This week, I experienced language barriers, sad farewells, and unprecedented bonding.
Going into this week of teaching, I was aware that we were going to teach the multicultural class, a group of students that have recently came to South Korea and do not have a strong grasp on the Korean language. This would be the first time that I would have significant issues communicating with my students, since I had atleast been able to speak and teach in some Korean with my previous classes. Immediately, the challenge was apparent and all of the plans that we created were replaced with improvisation.
However, as each period passed, we were better able to understand what worked in terms of producing an environment conducive to learning for our students. Whether it was Pictionary, hot potato, or just speaking one-on-one about their interests, I quickly came to realize that these students were just like any other that we had taught before and that language shouldn’t stop me from bonding with my students. We only had three days to spend with them, a significantly smaller amount of time than with other classes, and I was determined to fully focus my efforts so that time wouldn’t stop this experience from being special.
By the second day, I started to talk to my Chinese speaking table entirely in English and Korean.
Although I created lots of confusion, blank stares, and 몰라요s (“I don’t know”), many laughs were shared between the students and me. They would always laugh at my false attempts to understand their language by nodding and saying “yes”, and I would jokingly laugh whenever they visibly became stressed during my attempts to have a conversation. All the students were happily engaged in our activities, and I was happy to be able to bring an extra bit of immersion through playful conversations that helped me bond closer with the students.
I shared many conversations with one student in particular, and we created an important and special bond that ultimately surprised me. Even though her Korean was at a more basic level than mine, we were able to have somewhat significant conversations. Through physical gestures, pointing, and the use of translators (both electronic and human [thanks peining!!]), Soyoung and I developed a friendship that was unlikely and unexpected. We talked about k-pop, future plans, and even phone games. Every conversation came with a bit of struggle since my Chinese language skills are nonexistent, but somehow, we were able to make it work.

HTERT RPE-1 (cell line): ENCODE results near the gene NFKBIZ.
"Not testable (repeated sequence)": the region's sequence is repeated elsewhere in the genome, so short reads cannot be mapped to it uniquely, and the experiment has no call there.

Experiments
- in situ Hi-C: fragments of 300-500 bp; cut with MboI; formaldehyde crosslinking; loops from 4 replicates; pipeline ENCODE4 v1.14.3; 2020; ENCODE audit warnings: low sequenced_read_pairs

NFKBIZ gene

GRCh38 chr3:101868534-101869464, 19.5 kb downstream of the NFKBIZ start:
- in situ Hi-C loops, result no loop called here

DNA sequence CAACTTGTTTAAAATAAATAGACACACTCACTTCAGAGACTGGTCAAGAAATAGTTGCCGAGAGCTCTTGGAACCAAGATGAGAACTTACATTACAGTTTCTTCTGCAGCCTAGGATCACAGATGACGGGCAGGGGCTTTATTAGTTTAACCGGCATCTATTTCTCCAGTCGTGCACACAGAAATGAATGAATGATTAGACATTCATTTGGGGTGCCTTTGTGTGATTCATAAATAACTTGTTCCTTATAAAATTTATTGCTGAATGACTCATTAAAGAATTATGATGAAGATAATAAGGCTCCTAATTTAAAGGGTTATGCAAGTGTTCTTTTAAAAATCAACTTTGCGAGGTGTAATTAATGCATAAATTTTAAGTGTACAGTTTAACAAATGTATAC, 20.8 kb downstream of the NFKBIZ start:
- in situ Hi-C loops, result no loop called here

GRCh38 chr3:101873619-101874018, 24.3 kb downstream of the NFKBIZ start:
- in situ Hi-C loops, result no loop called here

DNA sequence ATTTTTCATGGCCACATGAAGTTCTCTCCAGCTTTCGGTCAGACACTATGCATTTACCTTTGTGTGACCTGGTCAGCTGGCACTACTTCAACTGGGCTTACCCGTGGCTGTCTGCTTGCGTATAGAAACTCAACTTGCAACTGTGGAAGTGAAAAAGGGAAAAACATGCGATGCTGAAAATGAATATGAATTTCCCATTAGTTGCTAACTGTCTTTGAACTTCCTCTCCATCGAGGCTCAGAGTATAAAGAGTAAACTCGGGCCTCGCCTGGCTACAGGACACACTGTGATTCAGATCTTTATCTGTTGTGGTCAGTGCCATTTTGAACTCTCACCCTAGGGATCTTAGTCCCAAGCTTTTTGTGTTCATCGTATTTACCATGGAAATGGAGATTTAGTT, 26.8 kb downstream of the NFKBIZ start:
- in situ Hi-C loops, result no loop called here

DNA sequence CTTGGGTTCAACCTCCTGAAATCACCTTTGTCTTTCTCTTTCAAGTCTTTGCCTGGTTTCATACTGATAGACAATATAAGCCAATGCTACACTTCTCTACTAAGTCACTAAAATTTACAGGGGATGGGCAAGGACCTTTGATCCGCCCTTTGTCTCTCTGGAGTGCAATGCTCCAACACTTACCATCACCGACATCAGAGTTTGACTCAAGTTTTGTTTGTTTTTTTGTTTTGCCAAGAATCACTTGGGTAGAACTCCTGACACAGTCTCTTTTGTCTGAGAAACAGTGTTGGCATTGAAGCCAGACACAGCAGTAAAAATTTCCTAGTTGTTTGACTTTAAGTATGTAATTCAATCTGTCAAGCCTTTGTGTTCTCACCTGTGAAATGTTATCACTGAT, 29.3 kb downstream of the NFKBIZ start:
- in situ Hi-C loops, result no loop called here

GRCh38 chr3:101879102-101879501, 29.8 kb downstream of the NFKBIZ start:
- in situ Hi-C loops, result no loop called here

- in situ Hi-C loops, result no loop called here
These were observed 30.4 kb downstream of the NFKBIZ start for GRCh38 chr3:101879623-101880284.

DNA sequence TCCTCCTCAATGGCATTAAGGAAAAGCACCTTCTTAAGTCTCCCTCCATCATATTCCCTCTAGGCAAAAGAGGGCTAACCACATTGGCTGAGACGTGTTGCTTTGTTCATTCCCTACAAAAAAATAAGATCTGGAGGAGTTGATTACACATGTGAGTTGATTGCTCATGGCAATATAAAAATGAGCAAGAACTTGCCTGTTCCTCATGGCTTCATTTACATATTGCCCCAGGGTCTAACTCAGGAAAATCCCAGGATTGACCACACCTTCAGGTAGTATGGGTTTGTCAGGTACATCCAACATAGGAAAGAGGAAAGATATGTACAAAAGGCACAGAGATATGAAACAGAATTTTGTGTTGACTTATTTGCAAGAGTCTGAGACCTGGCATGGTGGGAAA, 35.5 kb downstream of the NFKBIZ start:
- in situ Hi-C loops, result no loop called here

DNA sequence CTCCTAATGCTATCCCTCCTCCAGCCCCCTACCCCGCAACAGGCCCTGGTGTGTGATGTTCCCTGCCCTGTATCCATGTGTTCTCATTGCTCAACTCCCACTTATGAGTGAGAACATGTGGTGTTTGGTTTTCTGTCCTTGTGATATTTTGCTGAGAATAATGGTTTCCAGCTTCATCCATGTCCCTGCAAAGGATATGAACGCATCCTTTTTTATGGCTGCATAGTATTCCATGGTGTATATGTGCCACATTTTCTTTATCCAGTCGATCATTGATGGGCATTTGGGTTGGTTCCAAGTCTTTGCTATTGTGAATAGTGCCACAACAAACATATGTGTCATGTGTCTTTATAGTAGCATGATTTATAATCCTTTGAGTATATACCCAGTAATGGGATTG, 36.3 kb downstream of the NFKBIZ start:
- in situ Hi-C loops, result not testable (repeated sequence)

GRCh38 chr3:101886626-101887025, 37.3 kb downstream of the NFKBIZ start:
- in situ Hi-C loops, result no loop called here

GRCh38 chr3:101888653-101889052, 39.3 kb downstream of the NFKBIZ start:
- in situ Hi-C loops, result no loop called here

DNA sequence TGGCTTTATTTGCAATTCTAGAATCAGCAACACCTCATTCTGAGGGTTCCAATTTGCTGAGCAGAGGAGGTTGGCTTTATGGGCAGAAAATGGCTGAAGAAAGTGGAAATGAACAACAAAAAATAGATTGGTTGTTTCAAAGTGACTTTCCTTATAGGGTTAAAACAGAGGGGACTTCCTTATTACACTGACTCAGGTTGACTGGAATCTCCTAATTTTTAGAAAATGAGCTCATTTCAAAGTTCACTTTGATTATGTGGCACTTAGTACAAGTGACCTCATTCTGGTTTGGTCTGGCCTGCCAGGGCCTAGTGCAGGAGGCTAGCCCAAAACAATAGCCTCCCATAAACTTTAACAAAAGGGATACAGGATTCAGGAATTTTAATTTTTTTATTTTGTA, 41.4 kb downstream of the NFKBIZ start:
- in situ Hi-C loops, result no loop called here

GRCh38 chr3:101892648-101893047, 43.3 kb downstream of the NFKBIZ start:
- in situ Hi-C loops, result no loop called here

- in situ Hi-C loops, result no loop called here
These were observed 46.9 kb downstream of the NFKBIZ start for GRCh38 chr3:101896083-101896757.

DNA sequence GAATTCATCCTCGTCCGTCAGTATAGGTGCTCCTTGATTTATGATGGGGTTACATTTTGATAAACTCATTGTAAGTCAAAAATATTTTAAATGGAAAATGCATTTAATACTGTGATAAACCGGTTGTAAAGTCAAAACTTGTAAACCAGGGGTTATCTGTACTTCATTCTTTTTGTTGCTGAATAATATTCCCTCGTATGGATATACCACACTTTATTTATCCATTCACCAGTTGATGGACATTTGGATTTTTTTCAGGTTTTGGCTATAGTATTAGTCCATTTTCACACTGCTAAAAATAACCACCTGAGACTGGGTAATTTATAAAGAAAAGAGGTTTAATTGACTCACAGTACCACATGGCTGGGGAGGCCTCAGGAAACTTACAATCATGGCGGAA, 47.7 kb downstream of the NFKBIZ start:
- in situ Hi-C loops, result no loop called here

On the last day, we had a closing ceremony for the Duke University English Camp at Jiguchon School. The presentation mainly included dancing, speeches, and music videos. During the music videos, I watched clips of the past few weeks of teaching these talented and loving students. In that moment, I realized how quickly time passes by when you’re enjoying what you’re doing and the people that you’re surrounded by. It was a really emotional moment for myself and many of the students and teachers in the room.
As everything wrapped up and we were taking the final photos of the program, I prepared my farewells to all of the students who had made my time at Jiguchon so special.
I said goodbye to Mark (지민, Zhimin) a student who had always been happy to see us and tried to start up conversations with his limited amount of English. He had the most endearing “hello teacher” ever, and he also has serious skills in editing videos. He hopes to one day be a successful YouTuber, and I wholeheartedly believe that he has the skills to do so.
I said goodbye to James (천하, Cheon Ha) a fun loving student who was silly and knew the boundaries between school and play. No matter what environment or mood I was in, he always infected me with his smile and laughter. He is an amazing artist and surprised me the first time I assigned a drawing assignment. One day, I hope to see his art again, but more importantly, I wish to see his bubbly personality again.
I said goodbye to Tiffany (지연, Jiyeon) an adorable student who appeared a bit out of place in her own classroom. Being a non-Chinese speaker that was older than her classmates, she was a little out of place in her classroom. Although initially unmotivated to learn English, I quickly realized that Jiyeon just wanted a little love and attention. In a way, I acted as her older brother the week that I taught her, and I grew to adore her energetic and (physically) loving personality. She is a bit unsure about her future, but I am confident that her heart and drive will take her to far places.
Lastly, I said goodbye to Amy (소영, Soyoung) a hilarious student who was the subject of my relentless goal of communicating with those who shared no common language with me. Whatever the situation I placed her in, she would always give me a big smile and try very hard to answer my ridiculous questions. Our time was unfortunately short, but we didn’t allow it to be a hindrance. From eating lunch together to consistently talking throughout each day, we formed a strong friendship that transcended languages. Soyoung has an amazing heart and a strong drive to learn, and I can only hope that she remembers our unique friendship as she continues her journey into life.
Thank you, Jiguchon School, for your warm, caring, understanding, and loving acceptance of me. I will forever keep you in my heart and never forget the invaluable lessons you have taught me about friendships and language.
I spent these last four weeks teaching, but I ended up learning more about myself through these wonderful students. Despite my struggles in communicating with them, they all welcomed me with open arms and made my time teaching so much more enjoyable. As I said in my speech to the entire school, all of the children at Jiguchon were great students, but they were even better friends, and although it makes me sad that our time was so short, I am grateful that I was able to meet such remarkable humans.